Instant editorial


Well, for us, it's instant. Pulitzer Prize-winning author Richard Rhodes, on the other hand, has clearly put many hours of research and careful thought into his article "The Media Violence Myth." You can read it in its entirety by going to, scrolling down to Elsewhere on the Web and clicking on "Challenging the Media Violence Myth." Or you can go directly to the site of the American Booksellers Foundation for Free Expression at

For those of you still working without a Net, what you would have found is a thorough and well researched debunking of the "general cultural consensus"-fueled by wishful thinkers and Congressional fulminators-that media violence begets societal violence. As such, the article should also be required reading for those, like us, who are suspicious of highly touted studies that finger media violence, but perhaps more important for Sen. Lieberman and all other culture cops who use them as ammunition against the media.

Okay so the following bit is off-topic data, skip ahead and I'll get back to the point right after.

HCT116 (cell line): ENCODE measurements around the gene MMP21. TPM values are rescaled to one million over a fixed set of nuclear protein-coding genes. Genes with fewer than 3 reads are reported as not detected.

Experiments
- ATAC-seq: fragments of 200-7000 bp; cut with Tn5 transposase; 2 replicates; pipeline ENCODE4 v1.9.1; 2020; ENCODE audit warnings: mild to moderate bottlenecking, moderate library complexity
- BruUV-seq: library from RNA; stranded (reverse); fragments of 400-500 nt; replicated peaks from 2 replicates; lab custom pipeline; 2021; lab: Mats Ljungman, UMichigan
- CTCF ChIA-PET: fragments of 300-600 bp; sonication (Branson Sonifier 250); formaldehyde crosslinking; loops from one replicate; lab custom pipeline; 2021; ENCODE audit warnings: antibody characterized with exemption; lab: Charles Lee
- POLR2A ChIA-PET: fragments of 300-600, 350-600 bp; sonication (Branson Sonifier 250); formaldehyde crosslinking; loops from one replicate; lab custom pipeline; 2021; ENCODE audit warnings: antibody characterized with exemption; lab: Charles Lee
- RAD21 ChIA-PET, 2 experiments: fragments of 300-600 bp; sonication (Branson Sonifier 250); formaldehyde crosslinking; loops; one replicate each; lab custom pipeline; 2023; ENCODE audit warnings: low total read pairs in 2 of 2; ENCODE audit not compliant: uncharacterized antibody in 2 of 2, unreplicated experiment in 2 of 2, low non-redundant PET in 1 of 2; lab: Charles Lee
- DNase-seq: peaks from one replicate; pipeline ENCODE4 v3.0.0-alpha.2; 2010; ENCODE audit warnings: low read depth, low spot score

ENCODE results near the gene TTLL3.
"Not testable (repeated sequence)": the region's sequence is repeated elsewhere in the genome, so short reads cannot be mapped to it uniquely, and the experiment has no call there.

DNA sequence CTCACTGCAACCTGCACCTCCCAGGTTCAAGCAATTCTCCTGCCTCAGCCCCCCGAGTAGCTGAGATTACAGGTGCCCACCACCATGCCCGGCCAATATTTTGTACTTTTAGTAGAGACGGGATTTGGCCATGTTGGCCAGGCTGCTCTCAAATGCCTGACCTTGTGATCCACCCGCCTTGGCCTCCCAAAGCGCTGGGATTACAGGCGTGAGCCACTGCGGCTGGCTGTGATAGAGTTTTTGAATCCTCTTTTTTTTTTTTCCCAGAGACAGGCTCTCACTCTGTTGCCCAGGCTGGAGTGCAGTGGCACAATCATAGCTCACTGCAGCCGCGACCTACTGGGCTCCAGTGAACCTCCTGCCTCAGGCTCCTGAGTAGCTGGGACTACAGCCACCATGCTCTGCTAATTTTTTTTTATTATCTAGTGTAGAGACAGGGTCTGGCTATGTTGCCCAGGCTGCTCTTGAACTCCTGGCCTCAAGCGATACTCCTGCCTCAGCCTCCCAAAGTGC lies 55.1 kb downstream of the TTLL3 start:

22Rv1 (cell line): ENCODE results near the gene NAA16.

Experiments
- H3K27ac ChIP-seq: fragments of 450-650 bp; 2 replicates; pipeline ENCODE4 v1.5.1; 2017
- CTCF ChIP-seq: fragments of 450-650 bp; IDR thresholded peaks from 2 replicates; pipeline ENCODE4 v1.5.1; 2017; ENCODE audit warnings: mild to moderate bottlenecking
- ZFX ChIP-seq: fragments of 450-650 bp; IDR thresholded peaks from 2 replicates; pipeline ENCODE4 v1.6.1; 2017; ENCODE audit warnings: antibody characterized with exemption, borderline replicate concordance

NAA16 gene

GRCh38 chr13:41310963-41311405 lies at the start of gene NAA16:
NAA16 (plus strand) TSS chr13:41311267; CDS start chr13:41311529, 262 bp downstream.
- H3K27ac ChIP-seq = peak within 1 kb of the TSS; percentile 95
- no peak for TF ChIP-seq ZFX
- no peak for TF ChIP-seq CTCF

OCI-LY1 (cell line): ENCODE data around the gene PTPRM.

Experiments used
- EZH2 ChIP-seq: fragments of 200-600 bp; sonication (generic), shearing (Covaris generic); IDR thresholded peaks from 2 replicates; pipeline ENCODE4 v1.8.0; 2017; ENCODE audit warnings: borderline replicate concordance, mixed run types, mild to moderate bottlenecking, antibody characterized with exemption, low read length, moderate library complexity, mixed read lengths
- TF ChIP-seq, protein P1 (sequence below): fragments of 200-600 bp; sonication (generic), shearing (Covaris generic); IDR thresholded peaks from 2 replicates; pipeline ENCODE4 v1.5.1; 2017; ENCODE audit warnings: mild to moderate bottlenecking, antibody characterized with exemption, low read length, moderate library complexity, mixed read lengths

Rhodes skewers the Eron/Huesmann study on violent behavior, a study used to help push the V-chip through Congress, pointing out that it was based on a sample size of three. Yes, that's not a misprint. The co-author of the study admits as much (sounds like a case of publish and
perish to us), although he refuses to take the next step and concede that the study is statistically meaningless. He has promised to respond to, as have other academics and interested parties. In fact, by the time you log on, a vigorous and healthy debate of the reigning politically correct wisdom on media violence may already be in progress. We hope so.